A Walk Through WNP
All the following footage is from 2013
Note Winged Euonymus (green sign); behind you, over the stone wall, is an extensive layer of this Asian plant. On the right side of the trail there are two kinds of ferns: Christmas Fern (dark green) and Marginal Wood Fern (fountain-shaped). Euonymus (winged burning bush) is an invasive plant.
Note that the tree in front of you has grown around barbed-wire; this land was once part of a dairy farm. To your left is an ancient, majestic, Red Oak (brown sign); the large, straight, tree just beyond it is a Tulip Tree. The footpath behind you leads to a park bench and Station 3.
In front of you is a view of Central Valley. As you look out across the space, the trees with very straight trunks are Tulip Trees; most ferns in the foreground are Christmas Ferns. In early spring, native wildflowers, Bloodroot, Hepatica, Anemones and Trillium, are in bloom within a few feet of the park bench. Return to the trail at Station 2 and continue the tour.
Note the American Chestnut saplings (the leaves did not reappear in 2008) growing around the stump. To your left is a large Maple tree. Before the chestnut blight, the American Chestnut was a dominant tree of the Connecticut woods. The disease (caused by a fungus) began in New York City in 1904.
Here in the Central Valley, low-growing Skunk Cabbage (a brown sign in the area) is in abundance. At eye-level, most of the small trees (bushes) are Spicebush (a brown sign in the area), the leaves of which are quite aromatic.
Behind you is Central Valley, above your head the small trees are Witch-hazel. A myth maintained that a forked branch of a European relative of this plant could be used to locate underground water.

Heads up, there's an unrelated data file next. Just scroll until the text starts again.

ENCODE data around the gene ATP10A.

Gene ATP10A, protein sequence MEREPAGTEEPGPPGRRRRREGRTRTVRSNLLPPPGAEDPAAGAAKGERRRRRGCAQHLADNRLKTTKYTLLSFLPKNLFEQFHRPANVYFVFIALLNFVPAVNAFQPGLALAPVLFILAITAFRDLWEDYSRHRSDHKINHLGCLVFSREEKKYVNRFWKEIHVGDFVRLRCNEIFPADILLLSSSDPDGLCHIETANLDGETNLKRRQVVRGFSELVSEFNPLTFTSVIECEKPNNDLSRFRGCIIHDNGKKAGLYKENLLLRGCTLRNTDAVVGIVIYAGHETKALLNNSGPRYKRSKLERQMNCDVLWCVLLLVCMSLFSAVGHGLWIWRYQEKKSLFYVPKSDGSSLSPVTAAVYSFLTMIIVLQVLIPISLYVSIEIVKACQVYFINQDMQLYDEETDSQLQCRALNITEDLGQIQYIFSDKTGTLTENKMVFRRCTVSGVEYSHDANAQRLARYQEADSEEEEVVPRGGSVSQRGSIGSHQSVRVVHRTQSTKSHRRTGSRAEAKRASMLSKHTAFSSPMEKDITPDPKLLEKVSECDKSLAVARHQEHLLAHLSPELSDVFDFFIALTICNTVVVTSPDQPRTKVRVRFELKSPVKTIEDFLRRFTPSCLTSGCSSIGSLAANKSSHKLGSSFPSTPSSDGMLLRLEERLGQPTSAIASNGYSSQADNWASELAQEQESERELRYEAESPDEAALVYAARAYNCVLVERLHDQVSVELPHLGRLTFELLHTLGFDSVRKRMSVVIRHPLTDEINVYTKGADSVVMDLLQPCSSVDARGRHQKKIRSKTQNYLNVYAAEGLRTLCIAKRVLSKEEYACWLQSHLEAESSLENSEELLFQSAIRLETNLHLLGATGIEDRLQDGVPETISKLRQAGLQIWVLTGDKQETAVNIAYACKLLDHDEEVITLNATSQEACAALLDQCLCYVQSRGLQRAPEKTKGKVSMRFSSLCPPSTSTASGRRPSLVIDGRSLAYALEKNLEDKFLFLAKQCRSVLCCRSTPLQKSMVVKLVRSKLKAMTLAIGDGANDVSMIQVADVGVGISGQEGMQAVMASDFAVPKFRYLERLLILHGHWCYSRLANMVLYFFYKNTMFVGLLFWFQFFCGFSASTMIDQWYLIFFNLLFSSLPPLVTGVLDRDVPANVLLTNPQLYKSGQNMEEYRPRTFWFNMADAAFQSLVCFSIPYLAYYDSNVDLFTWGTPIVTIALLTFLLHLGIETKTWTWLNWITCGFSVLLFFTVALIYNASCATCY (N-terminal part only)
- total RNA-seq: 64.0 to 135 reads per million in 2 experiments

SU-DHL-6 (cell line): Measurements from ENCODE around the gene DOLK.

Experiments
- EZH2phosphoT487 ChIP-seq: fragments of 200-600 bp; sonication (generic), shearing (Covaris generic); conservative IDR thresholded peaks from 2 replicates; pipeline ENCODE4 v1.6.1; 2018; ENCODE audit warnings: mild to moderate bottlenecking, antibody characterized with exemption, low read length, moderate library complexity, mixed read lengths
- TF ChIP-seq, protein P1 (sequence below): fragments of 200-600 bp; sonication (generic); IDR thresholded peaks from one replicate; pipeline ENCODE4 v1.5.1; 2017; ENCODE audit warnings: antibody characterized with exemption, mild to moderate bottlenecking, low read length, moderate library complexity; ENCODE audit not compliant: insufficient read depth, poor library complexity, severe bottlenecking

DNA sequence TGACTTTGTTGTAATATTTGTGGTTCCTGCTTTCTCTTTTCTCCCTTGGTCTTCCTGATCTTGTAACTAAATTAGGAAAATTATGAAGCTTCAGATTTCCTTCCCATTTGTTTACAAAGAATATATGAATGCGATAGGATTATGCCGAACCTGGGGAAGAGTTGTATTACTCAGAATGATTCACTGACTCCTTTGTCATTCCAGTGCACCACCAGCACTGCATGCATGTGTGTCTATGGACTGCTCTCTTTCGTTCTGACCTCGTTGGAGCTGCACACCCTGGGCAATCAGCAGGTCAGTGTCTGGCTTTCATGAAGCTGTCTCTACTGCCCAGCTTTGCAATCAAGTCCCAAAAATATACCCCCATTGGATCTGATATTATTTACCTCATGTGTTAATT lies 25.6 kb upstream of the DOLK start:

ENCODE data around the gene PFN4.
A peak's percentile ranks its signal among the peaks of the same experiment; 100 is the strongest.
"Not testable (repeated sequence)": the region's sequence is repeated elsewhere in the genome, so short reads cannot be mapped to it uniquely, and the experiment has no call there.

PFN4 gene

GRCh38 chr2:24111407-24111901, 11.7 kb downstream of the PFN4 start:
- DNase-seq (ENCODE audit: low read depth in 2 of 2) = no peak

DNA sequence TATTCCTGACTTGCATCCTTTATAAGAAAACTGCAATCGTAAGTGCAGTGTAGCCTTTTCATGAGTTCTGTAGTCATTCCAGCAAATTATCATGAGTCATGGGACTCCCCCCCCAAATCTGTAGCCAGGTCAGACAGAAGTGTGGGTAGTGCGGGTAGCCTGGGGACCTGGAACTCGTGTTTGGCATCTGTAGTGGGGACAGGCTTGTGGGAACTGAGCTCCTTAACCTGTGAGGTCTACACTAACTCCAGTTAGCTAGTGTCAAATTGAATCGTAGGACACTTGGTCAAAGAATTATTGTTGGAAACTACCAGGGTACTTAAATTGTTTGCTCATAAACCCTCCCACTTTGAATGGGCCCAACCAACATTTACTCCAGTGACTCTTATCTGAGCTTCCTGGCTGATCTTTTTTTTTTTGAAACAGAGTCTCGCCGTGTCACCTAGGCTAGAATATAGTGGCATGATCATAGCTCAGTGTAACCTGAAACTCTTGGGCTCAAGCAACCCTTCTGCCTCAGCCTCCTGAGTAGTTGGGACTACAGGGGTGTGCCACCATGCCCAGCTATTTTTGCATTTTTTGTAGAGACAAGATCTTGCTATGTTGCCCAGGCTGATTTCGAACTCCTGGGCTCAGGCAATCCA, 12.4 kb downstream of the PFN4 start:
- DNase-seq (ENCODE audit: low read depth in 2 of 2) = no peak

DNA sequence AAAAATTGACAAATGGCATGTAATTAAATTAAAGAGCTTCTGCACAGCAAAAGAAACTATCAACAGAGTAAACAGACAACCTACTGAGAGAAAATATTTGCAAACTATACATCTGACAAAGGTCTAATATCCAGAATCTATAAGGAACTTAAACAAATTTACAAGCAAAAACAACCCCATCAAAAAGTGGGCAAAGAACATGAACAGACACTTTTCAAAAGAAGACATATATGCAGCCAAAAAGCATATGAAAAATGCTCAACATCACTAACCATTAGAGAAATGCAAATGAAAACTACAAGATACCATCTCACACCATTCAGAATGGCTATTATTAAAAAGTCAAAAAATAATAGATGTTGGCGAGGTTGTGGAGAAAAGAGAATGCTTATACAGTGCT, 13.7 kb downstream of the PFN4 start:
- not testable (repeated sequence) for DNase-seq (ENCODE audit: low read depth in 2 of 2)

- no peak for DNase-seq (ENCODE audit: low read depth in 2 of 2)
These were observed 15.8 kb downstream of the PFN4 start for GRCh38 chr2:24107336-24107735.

In front of you most of the ferns are New York Fern. On the ground is Partridgeberry, with double green leaves along the ground-hugging stem; Partridgeberry blooms, with double white trumpet-shaped flowers in June. In the fall, bright red berries will complement the dark green leaves.
To your left there is a small White Oak. Further to your left, on the adjacent clearcut, the Giant Reed, Phragmites (an invasive plant), is abundant; the large ferns are Cinnamon Ferns and the small ferns are Marsh Ferns. There are at least 13 different species of ferns on the Westside Nature Preserve.
The large tree in front of you is a Tulip Tree (brown sign); on the ground, Partridgeberry is quite abundant. Behind you, a shelf fungus is growing along the length of a dead log.
Relax at this park bench and listen to the babbling brook. In front of you, notice the difference in widths of the brook and its channel. Much of the hillside, across the brook and to the right, is covered by Euonymus, which has green leaves in early spring and pink leaves in the fall. To your right is a Shagbark Hickory (brown sign); beyond it is a Yellow Birch (brown sign).